Dock, George, 1860-1951Alternative names
George Dock was born in Hopewell, Pennsylvania, April 1, 1860. He received his B.A. Degree from the University of Pennsylvania in 1881, where he later entered the school of medicine and received his M.D. in 1884. He spent his internship at St. Mary's Hospital in Philadelphia. He spent roughly two years, 1885 to 1887, in Germany studying with some of the outstanding professors of the day. When he returned to Philadelphia, he was hired by Drs. John Herr Musser and William Osler to conduct autopsies in their clinical laboratory at the University of Philadelphia. Through his work on hookworm disease as pathologist for the Branch Medical School of the University of Texas, Dock was offered an appointment as professor of medicine at the University of Michigan, Ann Arbor. He accepted the appointment and in 1891 he began his 30 year career as a medical professor. From 1908 to 1910 he taught at Tulane School of Medicine and then he took a position at the Washington University, in St. Louis. He taught there for twelve years until his retirement from teaching in 1922. George Dock and his first wife moved to Pasadena, California where he had several acquaintances and friends among the local medical doctors. Dock did not leave medicine behind him when he retired. He continued to conduct research, write articles and see patients. He worked at the Barlow Sanatorium, served on the California State Medical Board and the National Board of Medical Examiners, conducted lectures at various medical schools, joined the board of directors of Dr. Paul Popenoe's American Institute of Family Relations, was a member of the board of Polytechnic Elementary School in Pasadena, and was greatly involved with the Los Angeles County Medical Association and the creation of its library. George Dock married Laura McLemore in 1892 and they had two sons, George and William. George Dock Jr. served in World War I, and later became an advertising executive and ornithologist. He published The Audubon folio in 1964. William, the youngest, followed his father and was a doctor and professor of medicine. Laura Dock died in 1924 and a year later George married Miriam Gould. In 1947, Dock's health began to fail. He died in 1951 at the age of 91.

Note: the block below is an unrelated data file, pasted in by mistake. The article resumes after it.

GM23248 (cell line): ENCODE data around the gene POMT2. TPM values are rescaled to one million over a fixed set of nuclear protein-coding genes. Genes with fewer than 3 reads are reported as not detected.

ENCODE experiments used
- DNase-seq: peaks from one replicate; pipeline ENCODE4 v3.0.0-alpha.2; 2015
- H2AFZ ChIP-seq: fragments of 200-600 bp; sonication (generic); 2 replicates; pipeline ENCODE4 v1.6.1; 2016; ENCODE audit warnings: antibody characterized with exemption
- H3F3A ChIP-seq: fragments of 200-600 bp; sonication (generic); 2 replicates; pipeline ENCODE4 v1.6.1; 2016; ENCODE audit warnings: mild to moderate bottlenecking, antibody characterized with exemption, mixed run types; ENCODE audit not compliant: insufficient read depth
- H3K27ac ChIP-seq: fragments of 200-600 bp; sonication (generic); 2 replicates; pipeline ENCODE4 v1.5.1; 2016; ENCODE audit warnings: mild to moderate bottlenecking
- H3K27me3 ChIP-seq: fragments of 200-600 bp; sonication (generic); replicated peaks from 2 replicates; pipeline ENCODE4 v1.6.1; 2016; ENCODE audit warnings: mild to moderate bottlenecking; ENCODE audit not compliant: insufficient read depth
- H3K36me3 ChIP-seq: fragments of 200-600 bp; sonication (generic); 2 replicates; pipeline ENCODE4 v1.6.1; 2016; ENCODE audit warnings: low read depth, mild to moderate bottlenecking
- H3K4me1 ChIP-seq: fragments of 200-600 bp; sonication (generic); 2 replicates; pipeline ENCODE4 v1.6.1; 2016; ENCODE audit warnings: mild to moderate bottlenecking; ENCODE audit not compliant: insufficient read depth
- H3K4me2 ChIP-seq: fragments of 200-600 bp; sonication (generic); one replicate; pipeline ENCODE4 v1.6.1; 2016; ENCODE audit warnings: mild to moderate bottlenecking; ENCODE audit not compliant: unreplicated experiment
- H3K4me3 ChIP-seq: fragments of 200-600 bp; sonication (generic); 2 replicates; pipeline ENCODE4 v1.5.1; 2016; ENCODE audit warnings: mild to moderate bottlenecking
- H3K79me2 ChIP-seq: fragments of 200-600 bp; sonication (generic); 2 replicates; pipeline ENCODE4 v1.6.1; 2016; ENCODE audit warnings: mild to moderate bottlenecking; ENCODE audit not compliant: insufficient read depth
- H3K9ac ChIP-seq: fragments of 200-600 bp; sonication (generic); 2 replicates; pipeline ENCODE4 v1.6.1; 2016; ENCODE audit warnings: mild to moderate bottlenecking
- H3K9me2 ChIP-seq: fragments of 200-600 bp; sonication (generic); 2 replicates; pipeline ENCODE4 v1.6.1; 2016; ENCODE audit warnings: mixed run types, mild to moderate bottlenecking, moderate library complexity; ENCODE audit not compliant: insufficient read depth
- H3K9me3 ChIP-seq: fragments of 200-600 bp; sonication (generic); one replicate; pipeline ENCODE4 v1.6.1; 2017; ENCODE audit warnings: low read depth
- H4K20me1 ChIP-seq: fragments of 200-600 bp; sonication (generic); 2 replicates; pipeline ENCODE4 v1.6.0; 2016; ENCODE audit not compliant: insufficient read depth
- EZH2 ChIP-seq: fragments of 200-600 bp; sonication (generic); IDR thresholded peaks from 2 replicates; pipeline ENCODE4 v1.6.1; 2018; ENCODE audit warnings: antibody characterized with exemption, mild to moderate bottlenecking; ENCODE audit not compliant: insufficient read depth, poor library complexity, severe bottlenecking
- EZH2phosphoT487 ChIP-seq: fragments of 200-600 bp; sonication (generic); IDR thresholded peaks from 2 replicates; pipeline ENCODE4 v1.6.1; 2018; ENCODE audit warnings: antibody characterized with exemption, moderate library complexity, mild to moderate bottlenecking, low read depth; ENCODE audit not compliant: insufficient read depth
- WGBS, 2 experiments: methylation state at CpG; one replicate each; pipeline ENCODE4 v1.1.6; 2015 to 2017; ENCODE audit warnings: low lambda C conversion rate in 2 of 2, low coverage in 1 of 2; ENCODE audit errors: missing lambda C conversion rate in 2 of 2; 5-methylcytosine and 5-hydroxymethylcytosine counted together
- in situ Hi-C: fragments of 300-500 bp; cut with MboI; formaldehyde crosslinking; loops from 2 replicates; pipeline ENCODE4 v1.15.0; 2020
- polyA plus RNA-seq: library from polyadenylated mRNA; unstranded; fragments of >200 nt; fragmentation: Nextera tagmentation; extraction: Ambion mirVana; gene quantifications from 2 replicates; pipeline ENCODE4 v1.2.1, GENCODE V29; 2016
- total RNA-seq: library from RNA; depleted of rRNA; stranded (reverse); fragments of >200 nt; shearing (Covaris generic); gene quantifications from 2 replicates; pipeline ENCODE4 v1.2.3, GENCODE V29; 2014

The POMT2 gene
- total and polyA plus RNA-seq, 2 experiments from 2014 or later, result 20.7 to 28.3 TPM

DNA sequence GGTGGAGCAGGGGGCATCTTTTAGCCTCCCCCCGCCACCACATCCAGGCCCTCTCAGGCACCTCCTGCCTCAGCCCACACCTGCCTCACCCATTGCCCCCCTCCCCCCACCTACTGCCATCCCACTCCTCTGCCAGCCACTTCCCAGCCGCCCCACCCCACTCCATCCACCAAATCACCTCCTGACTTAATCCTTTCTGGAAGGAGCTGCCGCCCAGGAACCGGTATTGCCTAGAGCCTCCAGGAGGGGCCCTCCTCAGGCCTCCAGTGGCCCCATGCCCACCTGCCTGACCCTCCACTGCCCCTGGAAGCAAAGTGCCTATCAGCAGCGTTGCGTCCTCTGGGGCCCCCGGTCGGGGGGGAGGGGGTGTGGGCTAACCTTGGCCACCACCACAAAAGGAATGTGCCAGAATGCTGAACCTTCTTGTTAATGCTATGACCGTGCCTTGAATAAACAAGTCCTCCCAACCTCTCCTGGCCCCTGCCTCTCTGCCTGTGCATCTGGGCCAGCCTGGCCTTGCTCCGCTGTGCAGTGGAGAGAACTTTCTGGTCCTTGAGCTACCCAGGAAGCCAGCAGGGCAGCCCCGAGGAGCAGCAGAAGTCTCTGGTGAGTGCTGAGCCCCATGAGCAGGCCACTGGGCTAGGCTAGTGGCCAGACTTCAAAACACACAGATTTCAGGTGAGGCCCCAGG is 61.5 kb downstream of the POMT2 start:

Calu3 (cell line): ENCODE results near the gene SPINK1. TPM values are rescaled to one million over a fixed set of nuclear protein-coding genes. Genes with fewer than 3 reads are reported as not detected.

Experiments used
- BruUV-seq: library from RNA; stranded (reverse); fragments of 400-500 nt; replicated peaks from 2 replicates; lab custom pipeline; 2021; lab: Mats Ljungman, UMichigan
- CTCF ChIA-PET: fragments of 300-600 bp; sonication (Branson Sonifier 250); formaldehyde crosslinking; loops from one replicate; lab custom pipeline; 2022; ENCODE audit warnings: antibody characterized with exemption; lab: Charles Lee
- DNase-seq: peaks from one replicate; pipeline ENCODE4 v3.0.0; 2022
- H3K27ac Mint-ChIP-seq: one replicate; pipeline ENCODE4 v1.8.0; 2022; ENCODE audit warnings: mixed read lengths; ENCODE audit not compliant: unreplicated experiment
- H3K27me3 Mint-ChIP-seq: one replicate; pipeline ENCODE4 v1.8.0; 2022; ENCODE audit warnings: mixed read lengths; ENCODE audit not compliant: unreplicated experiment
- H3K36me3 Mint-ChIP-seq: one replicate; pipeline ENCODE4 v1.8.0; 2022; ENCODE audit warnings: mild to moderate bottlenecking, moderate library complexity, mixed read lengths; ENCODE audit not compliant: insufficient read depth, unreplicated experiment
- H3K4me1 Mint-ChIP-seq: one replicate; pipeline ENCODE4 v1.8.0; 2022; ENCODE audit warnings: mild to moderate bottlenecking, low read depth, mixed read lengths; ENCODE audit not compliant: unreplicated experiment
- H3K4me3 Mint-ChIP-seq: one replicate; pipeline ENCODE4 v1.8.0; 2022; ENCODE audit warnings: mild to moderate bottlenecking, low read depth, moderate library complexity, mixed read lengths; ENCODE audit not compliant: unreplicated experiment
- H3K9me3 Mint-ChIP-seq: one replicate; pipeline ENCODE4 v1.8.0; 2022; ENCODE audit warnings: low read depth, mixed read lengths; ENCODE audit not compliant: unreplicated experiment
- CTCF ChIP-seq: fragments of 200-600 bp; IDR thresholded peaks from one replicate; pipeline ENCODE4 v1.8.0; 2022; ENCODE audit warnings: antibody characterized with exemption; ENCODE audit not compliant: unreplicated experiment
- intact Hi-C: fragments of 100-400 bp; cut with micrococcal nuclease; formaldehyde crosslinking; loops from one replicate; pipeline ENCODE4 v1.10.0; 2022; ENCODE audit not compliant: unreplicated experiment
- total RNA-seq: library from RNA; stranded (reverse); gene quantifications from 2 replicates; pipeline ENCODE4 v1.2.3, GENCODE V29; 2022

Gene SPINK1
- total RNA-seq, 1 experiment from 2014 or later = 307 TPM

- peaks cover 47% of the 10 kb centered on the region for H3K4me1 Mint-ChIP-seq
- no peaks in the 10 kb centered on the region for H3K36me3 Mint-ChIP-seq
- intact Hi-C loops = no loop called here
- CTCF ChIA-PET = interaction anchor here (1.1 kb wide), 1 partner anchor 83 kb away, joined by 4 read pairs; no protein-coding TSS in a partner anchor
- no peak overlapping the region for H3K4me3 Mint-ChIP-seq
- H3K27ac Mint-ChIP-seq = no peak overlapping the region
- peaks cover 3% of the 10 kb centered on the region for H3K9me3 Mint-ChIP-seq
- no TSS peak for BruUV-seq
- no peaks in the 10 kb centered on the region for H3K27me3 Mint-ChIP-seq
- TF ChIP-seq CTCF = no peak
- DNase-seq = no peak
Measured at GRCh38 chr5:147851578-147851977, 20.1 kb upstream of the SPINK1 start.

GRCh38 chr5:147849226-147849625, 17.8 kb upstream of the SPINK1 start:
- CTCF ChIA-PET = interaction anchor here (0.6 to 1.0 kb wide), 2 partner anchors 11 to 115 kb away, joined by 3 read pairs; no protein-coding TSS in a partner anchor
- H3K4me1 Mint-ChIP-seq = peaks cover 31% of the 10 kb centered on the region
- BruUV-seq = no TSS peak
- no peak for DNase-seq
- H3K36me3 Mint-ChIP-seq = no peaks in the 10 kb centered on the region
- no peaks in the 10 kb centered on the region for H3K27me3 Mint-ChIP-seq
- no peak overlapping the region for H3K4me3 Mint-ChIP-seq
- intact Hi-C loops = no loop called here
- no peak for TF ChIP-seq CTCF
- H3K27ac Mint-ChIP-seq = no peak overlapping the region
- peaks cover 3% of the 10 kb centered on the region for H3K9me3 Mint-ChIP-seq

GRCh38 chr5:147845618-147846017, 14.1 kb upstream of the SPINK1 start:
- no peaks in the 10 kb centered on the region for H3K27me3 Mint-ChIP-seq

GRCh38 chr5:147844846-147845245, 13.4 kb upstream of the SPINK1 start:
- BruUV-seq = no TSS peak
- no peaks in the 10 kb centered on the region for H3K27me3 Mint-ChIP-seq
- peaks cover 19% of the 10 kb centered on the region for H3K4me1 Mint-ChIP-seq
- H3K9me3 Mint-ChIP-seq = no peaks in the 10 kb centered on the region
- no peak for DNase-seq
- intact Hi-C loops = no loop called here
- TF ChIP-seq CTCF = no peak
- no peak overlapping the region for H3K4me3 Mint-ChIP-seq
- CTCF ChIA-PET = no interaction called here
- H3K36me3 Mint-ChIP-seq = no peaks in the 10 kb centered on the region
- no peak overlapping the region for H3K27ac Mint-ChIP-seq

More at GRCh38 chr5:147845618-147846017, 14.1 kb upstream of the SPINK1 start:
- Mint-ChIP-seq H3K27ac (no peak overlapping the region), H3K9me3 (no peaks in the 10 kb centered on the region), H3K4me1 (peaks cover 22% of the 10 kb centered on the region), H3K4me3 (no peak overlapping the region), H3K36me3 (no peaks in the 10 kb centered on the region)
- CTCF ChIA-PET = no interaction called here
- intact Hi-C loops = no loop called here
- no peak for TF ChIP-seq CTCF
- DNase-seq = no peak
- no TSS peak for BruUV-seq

From the description of Papers of George Dock, 1866-2003 (bulk 1907-1951) (Huntington Library, Art Collections & Botanical Gardens). WorldCat record id: 497229148
Professor in University of Michigan Medical School.
From the description of George Dock notebooks, 1899-1908. (University of Michigan). WorldCat record id: 34421096
- Physicians--Collected Correspondence
- Sexually transmitted diseases--Prevention--History--Sources
- Medical students
- Medical education--19th century--Sources
- Typhoid fever
- World War, 1914-1918--Medical and sanitary affairs
- Medical colleges--History--Sources
- Medicine--Societies, etc.
- Biliary tract--Diseases--Treatment
- Physicians--Salaries, etc.
- Diagnosis, Laboratory--History--19th century--Sources
- Medicine--History--20th century--Sources
- Medical history taking
- Spanish-American War, 1898--Health aspects
- Medical education--20th century--Sources
- Medical libraries
- Women physicians
- Medicine--History--19th century--Sources
- California--Los Angeles (as recorded)
- United States (as recorded)
- United States (as recorded)
- Los Angeles (Calif.) (as recorded)
- California (as recorded)